President Donald Trump on Thursday, March 1, announced that his administration planned to impose a 25% tariff on imported steel and a 10% tariff on imported aluminum. His argument was rooted in the notion that other countries' trade practices have undermined U.S. production and could potentially compromise national security at home.

While protectionists and free trade advocates erupted into a fierce debate, the stock market tumbled. The Dow Jones Industrial Average shed 420 points, or 1.68%, on Thursday, the S&P 500 lost 1.33% and the Nasdaq declined 1.27%.

It's important, then, to know how important steel and aluminum are to the U.S. economy.

After all, as much as 55% of a car's total weight comes from steel, according to the World Steel Association. Roughly 50% of steel use goes toward buildings and infrastructure. And about 16% of steel goes toward making mechanical equipment.

So who wins with these tarffis, who loses and why does this matter?

The Winners

U.S. steel and aluminum companies are the clear winners should the tariffs be enacted. The companies and their managements have lobbied for quite some time for similar legislation, but this is the first time in recent history that they've actually made real traction.

Even in a market that tanked Thursday, steel and aluminum stocks boomed.

U.S. Steel Corp. (X) rallied 5.75% to close at $46.01 on Thursday; AK Steel Holding Corp. (AKS) climbed 9.5% to $5.65; and Cleveland-Cliffs Inc. (CLF) surged 10.24% to $7.65 by the closing bell.

The Losers

The biggest losers are the corporations that require large amounts of steel in production -- cars, planes, construction, heavy equipment. All of the steel they use could soon get a lot more expensive. EconoFact reported that the U.S. relied on imports for 18% of its steel needs last year.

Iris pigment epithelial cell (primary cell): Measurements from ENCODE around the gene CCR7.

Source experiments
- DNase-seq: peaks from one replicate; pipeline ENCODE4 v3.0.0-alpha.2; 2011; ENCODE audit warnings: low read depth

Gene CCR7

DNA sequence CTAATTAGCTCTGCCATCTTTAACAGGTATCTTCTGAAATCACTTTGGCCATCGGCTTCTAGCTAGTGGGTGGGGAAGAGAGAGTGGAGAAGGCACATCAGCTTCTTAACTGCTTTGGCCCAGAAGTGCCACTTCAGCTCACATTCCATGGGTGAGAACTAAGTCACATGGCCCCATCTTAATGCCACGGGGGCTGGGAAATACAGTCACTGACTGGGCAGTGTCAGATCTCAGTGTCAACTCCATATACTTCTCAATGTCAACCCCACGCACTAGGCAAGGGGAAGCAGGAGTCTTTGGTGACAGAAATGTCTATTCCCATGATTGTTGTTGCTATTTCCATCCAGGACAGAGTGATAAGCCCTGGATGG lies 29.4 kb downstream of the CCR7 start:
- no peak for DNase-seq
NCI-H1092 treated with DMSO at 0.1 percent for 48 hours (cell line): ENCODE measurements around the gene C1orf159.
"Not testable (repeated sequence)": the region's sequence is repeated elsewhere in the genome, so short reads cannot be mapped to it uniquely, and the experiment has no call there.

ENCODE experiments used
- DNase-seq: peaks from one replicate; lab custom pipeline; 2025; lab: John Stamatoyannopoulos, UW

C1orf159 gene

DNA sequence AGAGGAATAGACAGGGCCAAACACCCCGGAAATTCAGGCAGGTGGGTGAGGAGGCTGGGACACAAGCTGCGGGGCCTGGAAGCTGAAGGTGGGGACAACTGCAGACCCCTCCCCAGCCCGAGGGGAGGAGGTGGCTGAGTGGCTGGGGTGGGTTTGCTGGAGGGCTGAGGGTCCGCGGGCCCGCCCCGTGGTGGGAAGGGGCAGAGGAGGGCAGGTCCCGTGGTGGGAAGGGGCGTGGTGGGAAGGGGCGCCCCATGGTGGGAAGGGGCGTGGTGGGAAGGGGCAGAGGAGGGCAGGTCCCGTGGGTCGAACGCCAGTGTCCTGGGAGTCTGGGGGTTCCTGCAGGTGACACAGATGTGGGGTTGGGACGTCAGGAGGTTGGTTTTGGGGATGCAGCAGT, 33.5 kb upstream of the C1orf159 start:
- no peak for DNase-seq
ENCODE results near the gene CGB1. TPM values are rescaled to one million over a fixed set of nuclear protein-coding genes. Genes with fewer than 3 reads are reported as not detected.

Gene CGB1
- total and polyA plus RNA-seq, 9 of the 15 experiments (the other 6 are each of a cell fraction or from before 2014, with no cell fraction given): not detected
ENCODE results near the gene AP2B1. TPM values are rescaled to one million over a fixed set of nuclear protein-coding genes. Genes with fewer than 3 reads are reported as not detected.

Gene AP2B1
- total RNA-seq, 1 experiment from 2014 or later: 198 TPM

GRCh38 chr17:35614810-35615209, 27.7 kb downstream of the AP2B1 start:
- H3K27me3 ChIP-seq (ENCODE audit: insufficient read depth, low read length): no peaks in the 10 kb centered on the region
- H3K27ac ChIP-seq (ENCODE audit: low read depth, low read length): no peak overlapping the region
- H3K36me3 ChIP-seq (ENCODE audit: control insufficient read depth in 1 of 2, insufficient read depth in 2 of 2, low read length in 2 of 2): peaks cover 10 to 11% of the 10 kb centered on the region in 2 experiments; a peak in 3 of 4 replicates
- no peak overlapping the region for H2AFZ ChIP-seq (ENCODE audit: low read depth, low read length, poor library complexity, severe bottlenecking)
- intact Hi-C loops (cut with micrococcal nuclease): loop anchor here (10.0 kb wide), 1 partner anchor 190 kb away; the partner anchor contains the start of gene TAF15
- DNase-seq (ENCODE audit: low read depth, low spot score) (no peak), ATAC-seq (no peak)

Toyota Motor Corp.  (TM)  fell 3.1% to $130.39 on Thursday. Boeing Co. (BA) gave back 3.46% to trade at $349.69, and Caterpillar Inc. (CAT) fell 2.85% to $150.23.

"Ford Motor Co. (F) and General Motors Co. (GM) (for example) have two choices here. They can raise prices, which will start to push inflation up higher, or they can eat the higher costs and make less money," said Brad McMillan, investment chief at Commonwealth Financial Network. "Either way, this is bad for the stock market, as it plays out across the economy. Both higher inflation and lower profits make stocks worth less-hence, the market reactions around the world."

U.S. consumers could also lose to some degree. According to the same EconoFact study, competition plays a major role. If U.S. steel-intensive companies "pass on steel cost increases in their final goods prices, companies in these industries risk losing market share, both at home and abroad, to suppliers who produce outside the United States where steel would not be subject to the U.S. trade restrictions."

The losing companies are particularly important because the producers that utilize steel and aluminum in their production represent a far larger portion of the U.S. economy than do the actual steel and aluminum producers themselves. According to data from EconoFact, the number of jobs in U.S. industries that use steel or inputs made of steel outnumber the number of jobs involved in steel production by roughly 80 to 1.

Jobs Question

There's even more under the surface when it comes to the jobs issue. A recent study in the American Economic Review found that while the U.S. steel industry shed about 75% of its jobs between 1962 and 2005, output per worker quintupled. That's due in large part to the advent of new technology.

Technological innovation has made the steel sector "one of the fastest growing of the manufacturing industries over the last three decades, behind only the computer software and equipment industries," the study wrote. According to the U.S. Bureau of Labor Statistics, employment in the steel sector fell more than 10% from 2006 through 2016. But in the same period, output per worker increased 20%.

So what does this mean? Even if tariffs and associated trade protection foster an increase in production, the effect on real employment in the U.S. may not be that large.

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